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Irma 5.1 multisensor signature prediction model
Author(s): James Savage; Charles Coker; Bea Thai; Omar Aboutalib; Neil Yamaoka; Charles Kim
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Paper Abstract

The Irma synthetic signature prediction code is being developed to facilitate the research and development of multisensor systems. Irma was one of the first high resolution Infrared (IR) target and background signature models to be developed for tactical weapon application. Originally developed in 1980 by the Munitions Directorate of the Air Force Research Laboratory (AFRL/MN), the Irma model was used exclusively to generate IR scenes. In 1988, a number of significant upgrades to Irma were initiated including the addition of a laser (or active) channel. This two-channel version was released to the user community in 1990. In 1992, an improved scene generator was incorporated into the Irma model, which supported correlated frame-to-frame imagery. A passive IR/millimeter wave (MMW) code was completed in 1994. This served as the cornerstone for the development of the co-registered active/passive IR/MMW model, Irma 4.0. In 2000, Irma version 5.0 was released which encompassed several upgrades to both the physical models and software. Circular polarization was added to the passive channel and the doppler capability was added to the active MMW channel. In 2002, the multibounce technique was added to the Irma passive channel. In the ladar channel, a user-friendly Ladar Sensor Assistant (LSA) was incorporated which provides capability and flexibility for sensor modeling. Irma 5.0 runs on several platforms including Windows, Linux, Solaris, and SGI Irix. Since 2000, additional capabilities and enhancements have been added to the ladar channel including polarization and speckle effect. Work is still ongoing to add time-jittering model to the ladar channel. A new user interface has been introduced to aid users in the mechanism of scene generation and running the Irma code. The user interface provides a canvas where a user can add and remove objects using mouse clicks to construct a scene. The scene can then be visualized to find the desired sensor position. The synthetic ladar signatures have been validated twice and underwent a third validation test near the end of 04. These capabilities will be integrated into the next release, Irma 5.1, scheduled for completion in the summer of FY05. Irma is currently being used to support a number of civilian and military applications. The Irma user base includes over 130 agencies within the Air Force, Army, Navy, DARPA, NASA, Department of Transportation, academia, and industry. The purpose of this paper is to report the progress of the Irma 5.1 development effort.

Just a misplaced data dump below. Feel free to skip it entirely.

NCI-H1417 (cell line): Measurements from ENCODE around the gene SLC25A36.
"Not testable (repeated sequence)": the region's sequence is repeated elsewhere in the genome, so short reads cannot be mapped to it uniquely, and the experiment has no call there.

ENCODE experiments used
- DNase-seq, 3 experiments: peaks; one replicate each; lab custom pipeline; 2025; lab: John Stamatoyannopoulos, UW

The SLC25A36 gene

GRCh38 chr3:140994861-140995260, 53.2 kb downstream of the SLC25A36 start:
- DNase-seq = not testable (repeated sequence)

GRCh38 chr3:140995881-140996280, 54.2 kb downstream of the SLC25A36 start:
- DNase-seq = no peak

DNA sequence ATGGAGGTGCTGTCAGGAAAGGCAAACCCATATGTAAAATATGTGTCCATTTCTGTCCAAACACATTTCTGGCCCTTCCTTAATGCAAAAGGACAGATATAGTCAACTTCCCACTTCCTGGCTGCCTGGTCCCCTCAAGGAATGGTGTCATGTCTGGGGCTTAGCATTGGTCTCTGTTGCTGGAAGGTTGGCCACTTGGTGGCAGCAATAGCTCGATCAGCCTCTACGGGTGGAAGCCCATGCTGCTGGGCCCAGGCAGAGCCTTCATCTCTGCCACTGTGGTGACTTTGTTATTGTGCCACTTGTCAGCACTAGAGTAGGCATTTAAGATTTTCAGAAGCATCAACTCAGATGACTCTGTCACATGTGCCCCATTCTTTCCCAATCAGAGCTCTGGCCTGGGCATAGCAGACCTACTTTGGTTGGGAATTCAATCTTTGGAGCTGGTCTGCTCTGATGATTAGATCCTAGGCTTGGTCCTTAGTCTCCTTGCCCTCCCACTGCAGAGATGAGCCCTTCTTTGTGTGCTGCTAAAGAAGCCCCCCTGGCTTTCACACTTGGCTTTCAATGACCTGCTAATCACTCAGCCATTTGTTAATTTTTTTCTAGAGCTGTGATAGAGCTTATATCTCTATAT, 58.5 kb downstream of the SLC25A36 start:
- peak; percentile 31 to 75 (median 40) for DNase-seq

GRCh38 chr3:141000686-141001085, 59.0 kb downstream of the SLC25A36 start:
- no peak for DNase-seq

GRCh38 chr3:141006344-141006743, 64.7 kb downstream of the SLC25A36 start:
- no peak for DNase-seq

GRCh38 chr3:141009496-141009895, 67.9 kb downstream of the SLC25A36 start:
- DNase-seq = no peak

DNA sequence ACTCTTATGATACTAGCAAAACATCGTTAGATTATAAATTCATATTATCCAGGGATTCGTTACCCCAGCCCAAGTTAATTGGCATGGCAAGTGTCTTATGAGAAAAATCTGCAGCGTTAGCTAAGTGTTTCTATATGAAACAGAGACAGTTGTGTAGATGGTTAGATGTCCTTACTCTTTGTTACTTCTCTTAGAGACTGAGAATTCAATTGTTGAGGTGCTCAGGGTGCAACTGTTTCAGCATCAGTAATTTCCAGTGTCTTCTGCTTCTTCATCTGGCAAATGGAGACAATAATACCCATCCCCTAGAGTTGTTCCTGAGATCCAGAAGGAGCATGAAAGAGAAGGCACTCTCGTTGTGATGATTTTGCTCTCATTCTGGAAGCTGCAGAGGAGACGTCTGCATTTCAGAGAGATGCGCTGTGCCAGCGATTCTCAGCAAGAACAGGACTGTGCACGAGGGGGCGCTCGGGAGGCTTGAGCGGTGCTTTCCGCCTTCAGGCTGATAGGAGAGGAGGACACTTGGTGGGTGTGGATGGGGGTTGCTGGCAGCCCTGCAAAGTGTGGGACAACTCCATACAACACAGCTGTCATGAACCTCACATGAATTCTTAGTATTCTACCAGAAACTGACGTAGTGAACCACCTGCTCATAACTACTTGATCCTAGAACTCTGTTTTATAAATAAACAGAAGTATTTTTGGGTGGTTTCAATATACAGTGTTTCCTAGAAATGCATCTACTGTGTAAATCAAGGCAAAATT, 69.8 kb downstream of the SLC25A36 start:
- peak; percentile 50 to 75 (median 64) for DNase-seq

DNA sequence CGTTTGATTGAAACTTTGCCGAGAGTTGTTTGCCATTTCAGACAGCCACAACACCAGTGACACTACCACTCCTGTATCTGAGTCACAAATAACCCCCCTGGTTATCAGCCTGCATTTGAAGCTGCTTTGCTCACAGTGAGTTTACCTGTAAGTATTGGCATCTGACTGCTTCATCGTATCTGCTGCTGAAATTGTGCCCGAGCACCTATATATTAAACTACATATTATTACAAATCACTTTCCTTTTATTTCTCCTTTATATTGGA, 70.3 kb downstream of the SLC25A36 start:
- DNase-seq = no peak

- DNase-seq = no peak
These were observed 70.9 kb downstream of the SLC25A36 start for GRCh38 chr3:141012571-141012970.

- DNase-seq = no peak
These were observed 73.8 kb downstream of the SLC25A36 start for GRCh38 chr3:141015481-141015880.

Paper Details

Date Published: 25 May 2005
PDF: 13 pages
Proc. SPIE 5811, Targets and Backgrounds XI: Characterization and Representation, (25 May 2005); doi: 10.1117/12.603859
Show Author Affiliations
James Savage, Air Force Research Lab. (United States)
Charles Coker, Air Force Research Lab. (United States)
Bea Thai, Northrop Grumman (United States)
Omar Aboutalib, Northrop Grumman (United States)
Neil Yamaoka, Northrop Grumman (United States)
Charles Kim, Northrop Grumman (United States)

Published in SPIE Proceedings Vol. 5811:
Targets and Backgrounds XI: Characterization and Representation
Wendell R. Watkins; Dieter Clement; William R. Reynolds, Editor(s)

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